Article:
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The Great Escape: Nine Jews Who Fled Hitler and Changed the World Paperback – Bargain Price, November 6, 2007


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Product Details

  • Paperback: 288 pages
  • Publisher: Simon & Schuster; Reprint edition (November 6, 2007)
  • Language: English
  • ISBN-10: 074326116X
  • ISBN-13: 978-0743261166
  • ASIN: B001AQTZ4A
  • Product Dimensions: 9.1 x 6.1 x 1 inches
  • Shipping Weight: 12.8 ounces
  • Average Customer Review: 4.4 out of 5 stars  See all reviews (69 customer reviews)
  • Amazon Best Sellers Rank: #2,232,455 in Books (See Top 100 in Books)

Editorial Reviews

From Publishers Weekly

Starred Review. Noted journalist and bestselling author Marton (Hidden Power) offers a haunting tale of the wartime Hungarian diaspora. The nine illustrious Hungarians she profiles were all "double outsiders," for, as well as being natives of a "small, linguistically impenetrable, landlocked country," they were all Jews. Fleeing fascism and anti-Semitism for the New World, each experienced insecurity, isolation and a sense of perpetual exile. Yet all achieved world fame. The scientists Leo Szilard, Edward Teller and Eugene Wigner, along with game theorist and computer pioneer, John von Neuman, spurred Albert Einstein to persuade Franklin Roosevelt to develop the atomic bomb. Robert Capa and Andre Kertesz became legendary photojournalists. Alexander Korda was the savior of the British film industry, and Michael Curtiz directed Casablanca. Arthur Koestler penned the monumental anti-Communist novel Darkness at Noon. Marton intricately charts each man's career in the context of WWII and Cold War history. Herself Hungarian-born, the daughter of journalists who escaped Soviet-occupied Hungary in 1957, Marton captures her fellow Hungarians' nostalgia for prewar Budapest, evoking its flamboyant cafes, its trams, boulevards and cosmopolitan Jewish community. Marton writes beautifully, balancing sharply defined character studies of each man with insights into their shared cultural traits and uprootedness. 16 pages of photos, map. (Nov.)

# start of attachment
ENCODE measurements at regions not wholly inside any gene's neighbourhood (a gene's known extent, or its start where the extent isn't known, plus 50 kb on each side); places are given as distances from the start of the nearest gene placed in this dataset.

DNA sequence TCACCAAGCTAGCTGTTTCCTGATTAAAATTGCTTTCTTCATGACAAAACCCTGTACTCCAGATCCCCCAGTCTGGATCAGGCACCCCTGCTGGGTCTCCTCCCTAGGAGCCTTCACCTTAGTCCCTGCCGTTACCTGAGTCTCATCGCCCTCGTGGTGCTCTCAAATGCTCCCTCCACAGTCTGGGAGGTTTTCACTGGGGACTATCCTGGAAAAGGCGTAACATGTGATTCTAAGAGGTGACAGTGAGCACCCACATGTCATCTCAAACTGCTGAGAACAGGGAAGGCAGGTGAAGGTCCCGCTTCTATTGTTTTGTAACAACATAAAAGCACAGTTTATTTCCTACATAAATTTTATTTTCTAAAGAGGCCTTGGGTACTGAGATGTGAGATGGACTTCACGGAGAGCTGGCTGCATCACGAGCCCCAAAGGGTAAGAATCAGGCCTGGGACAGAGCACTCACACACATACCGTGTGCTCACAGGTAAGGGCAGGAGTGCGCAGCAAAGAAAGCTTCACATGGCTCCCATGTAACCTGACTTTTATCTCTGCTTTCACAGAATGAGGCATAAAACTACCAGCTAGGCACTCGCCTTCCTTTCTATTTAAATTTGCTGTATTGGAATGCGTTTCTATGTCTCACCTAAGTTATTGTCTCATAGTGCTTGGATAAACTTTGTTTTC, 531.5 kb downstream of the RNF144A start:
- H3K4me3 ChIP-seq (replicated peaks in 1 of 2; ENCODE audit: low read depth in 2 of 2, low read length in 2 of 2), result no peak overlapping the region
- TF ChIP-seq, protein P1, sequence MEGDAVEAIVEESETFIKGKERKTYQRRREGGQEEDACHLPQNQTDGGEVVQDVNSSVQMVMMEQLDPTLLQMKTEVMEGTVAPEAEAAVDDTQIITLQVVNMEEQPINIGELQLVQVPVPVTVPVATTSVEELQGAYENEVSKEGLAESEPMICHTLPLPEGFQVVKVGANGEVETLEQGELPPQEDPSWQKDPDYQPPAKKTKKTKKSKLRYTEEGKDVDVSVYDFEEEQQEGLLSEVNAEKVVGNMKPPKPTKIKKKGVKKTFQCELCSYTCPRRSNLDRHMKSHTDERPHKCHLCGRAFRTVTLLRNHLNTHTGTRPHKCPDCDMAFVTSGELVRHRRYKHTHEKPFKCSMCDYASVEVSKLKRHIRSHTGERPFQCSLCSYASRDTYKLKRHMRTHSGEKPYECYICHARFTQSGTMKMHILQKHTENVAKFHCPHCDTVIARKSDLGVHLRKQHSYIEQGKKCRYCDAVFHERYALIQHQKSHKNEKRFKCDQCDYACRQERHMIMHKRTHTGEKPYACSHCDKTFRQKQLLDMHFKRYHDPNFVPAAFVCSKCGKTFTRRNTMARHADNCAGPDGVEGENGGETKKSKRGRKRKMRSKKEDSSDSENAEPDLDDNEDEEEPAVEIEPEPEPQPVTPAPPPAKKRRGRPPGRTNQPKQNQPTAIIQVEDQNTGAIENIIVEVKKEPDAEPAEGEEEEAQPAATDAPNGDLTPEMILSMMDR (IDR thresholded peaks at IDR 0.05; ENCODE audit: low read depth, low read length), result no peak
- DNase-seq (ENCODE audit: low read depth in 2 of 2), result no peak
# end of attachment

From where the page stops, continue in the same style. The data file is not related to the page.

Copyright © Reed Business Information, a division of Reed Elsevier Inc. All rights reserved. --This text refers to an out of print or unavailable edition of this title.

From The New Yorker